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President Obamas pro-life challenges
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It’s been a tough two weeks for President Obama.  I’m feeling bad for him.

He’s still trying to nail down exactly what happened on Christmas Day. If heads have to keep rolling, it’s worth it to keep his own head off the block and make sure wanna-be bombers don’t have such easy access to our jets.

Haiti represents, like New Orleans, yet another natural disaster defying our best efforts to come to the rescue.  It took more than a week to reopen the port, clear the runways, and open enough airfields in order for aid to reach the island’s stranded populations.  Obama’s Jan. 13 promise of a “swift, coordinated, and aggressive response” was in serious danger of recalling his predecessor’s “Mission Accomplished” speech of May 1, 2003.

The stunning blow of Republican Scott Brown’s Senate bid victory over highly-favored Democrat Martha Coakley has sent the national health plan reeling, while pro-life accusations that the Senate version smelled a lot like FOCA were gaining credibility and momentum.  With his most strident campaign itself in danger of a defeat, President Obama will have to muster all the support he can to make any headway in the public health arena.  

It didn’t help that even CNN covered the March for Life in Washington.

Marking (and mourning) the anniversary of the 1973 landmark decision called “Roe v. Wade”, this year’s event appears to have mobilized some 300,000 people dedicated to the dignity of all human life.  I don’t know whether the President made plans to conveniently be out of town.  His predecessor, George W. Bush, for all his hawkish tendencies, at least had the courtesy and the compassion to stand up publicly for the unborn.  On his part, Obama did make public once again his strident advocacy for a woman’s right to abort her child.  According to Saturday’s “briefs” in the Stockton Record “In a statement release by the White House of Friday, the President said he continued to support the constitutional right of a woman to choose to have an abortion, as well as ‘each American’s right to privacy from government intrusion’” (page A10, 1/23/10).  It strikes me as highly ironical that he would defend us from “government intrusion”, since his preferred health care reforms and his policy decisions have shoved the government more and more deeply into the issue of abortion everywhere.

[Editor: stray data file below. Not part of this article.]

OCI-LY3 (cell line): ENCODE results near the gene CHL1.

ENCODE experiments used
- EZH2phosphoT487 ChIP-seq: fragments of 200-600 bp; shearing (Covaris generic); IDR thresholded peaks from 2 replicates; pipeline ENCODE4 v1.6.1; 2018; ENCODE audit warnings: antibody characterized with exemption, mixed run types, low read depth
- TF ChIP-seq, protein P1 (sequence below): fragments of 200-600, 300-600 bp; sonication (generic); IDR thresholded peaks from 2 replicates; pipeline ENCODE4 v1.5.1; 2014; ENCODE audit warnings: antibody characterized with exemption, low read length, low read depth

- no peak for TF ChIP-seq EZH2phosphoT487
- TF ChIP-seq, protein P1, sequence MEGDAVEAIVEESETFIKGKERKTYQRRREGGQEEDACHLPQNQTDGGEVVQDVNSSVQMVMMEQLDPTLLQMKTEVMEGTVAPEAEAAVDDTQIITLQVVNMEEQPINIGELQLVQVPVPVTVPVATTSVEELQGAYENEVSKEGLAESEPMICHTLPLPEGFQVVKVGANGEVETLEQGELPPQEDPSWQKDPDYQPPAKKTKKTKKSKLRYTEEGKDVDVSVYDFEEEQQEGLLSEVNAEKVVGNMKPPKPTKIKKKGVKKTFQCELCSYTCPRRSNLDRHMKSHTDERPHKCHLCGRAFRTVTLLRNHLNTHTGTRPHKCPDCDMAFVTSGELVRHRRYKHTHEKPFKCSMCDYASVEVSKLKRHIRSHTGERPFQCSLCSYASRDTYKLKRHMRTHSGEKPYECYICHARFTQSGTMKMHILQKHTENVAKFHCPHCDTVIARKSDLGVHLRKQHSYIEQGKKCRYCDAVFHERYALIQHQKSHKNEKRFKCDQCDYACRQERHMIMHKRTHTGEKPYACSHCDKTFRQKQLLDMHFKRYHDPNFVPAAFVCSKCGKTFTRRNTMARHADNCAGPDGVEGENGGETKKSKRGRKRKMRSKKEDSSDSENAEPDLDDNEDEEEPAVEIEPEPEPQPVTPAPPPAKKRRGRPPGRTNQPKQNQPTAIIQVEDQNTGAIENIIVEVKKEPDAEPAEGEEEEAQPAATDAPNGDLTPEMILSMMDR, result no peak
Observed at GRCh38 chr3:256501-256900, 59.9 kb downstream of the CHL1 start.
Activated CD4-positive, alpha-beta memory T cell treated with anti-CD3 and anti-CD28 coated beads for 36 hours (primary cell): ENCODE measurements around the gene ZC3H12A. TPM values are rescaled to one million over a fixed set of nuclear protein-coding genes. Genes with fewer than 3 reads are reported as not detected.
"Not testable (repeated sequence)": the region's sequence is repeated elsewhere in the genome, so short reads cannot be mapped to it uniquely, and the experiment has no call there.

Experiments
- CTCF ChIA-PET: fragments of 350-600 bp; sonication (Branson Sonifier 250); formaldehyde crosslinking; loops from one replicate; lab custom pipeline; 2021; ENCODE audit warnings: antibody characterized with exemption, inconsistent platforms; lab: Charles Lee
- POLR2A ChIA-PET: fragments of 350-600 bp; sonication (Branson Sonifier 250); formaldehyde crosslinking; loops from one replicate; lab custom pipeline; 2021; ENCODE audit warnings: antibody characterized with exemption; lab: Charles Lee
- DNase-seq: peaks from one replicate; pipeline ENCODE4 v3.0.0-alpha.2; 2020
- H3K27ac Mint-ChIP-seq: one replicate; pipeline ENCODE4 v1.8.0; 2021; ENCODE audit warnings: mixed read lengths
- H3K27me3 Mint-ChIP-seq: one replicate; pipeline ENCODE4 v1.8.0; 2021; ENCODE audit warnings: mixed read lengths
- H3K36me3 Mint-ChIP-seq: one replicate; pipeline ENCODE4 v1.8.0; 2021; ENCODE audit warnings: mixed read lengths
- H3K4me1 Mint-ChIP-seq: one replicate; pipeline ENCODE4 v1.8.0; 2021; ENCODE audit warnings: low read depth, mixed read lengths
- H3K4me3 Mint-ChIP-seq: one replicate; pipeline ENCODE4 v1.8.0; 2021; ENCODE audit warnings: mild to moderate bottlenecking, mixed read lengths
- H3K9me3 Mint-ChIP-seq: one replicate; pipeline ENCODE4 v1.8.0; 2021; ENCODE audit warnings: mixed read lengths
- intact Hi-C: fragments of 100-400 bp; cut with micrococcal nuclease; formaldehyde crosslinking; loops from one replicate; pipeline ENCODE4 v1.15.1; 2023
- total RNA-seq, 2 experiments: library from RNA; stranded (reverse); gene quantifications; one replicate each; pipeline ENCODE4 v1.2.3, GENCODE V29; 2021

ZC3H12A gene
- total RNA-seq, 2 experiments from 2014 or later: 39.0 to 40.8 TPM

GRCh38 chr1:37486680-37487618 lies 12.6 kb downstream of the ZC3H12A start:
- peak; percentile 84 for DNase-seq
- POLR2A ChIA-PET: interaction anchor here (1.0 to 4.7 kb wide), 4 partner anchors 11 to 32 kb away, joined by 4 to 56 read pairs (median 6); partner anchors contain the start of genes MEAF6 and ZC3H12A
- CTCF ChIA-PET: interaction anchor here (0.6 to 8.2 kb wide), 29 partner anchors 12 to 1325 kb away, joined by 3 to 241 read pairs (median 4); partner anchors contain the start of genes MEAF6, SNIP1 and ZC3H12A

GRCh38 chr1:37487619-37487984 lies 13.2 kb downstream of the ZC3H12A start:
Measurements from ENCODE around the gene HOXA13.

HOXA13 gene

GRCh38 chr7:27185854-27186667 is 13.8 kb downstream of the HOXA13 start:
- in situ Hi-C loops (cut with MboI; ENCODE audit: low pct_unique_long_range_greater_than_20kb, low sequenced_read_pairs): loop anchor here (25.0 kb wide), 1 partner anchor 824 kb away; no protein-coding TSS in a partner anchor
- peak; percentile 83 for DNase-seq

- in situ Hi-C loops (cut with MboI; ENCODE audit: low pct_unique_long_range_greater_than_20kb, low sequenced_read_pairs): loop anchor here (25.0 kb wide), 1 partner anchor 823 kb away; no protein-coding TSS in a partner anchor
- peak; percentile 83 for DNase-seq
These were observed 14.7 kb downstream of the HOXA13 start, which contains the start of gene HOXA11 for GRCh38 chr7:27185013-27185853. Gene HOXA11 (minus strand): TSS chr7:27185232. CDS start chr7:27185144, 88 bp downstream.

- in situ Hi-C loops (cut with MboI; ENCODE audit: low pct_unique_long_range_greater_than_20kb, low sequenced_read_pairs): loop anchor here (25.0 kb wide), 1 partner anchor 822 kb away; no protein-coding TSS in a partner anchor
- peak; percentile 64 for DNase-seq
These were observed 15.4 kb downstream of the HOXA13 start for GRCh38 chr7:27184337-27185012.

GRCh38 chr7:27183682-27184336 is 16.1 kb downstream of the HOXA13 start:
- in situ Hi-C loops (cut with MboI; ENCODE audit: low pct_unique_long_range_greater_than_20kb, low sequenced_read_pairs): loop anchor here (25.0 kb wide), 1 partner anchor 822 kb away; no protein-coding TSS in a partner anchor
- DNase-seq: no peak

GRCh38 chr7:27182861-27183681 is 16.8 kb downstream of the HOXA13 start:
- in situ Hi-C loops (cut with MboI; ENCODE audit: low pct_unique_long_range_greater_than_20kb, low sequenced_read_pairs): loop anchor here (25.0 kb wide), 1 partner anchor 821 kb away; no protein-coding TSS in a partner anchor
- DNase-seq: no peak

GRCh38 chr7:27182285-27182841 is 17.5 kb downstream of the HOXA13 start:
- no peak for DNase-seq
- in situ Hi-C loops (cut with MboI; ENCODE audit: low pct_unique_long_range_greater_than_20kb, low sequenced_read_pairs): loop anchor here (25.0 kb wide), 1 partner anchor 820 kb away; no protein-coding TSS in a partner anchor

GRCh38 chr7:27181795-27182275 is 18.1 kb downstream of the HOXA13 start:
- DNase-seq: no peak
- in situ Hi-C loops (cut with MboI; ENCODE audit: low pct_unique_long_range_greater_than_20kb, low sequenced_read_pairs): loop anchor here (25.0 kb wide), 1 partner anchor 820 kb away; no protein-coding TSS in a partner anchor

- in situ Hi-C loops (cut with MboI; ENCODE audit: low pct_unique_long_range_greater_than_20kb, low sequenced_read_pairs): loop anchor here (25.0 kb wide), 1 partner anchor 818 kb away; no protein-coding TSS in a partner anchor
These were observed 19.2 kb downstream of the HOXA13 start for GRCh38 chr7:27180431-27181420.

“Today and every day, we must strive to ensure that all women have limitless opportunities to fulfill their dreams,” the President concluded.

Hundreds of marchers from San Joaquin County
Could someone please explain to me what that statement means?  This kind of heartwarming but gelatinous doublethink reminds me of the smokescreens President Clinton deployed when he twice vetoed the Partial Birth Abortion Bans on April 10, 1996 and October 10, 1997.  However the pro-abortion contingent arranges the bouquet of rhetoric surrounding their defense of the most horrendous of medical procedures, the stench of dead penetrates and permeates the whole “pro-choice” mentality.  No matter how they wash their hands, the blood of human sacrifice still shows.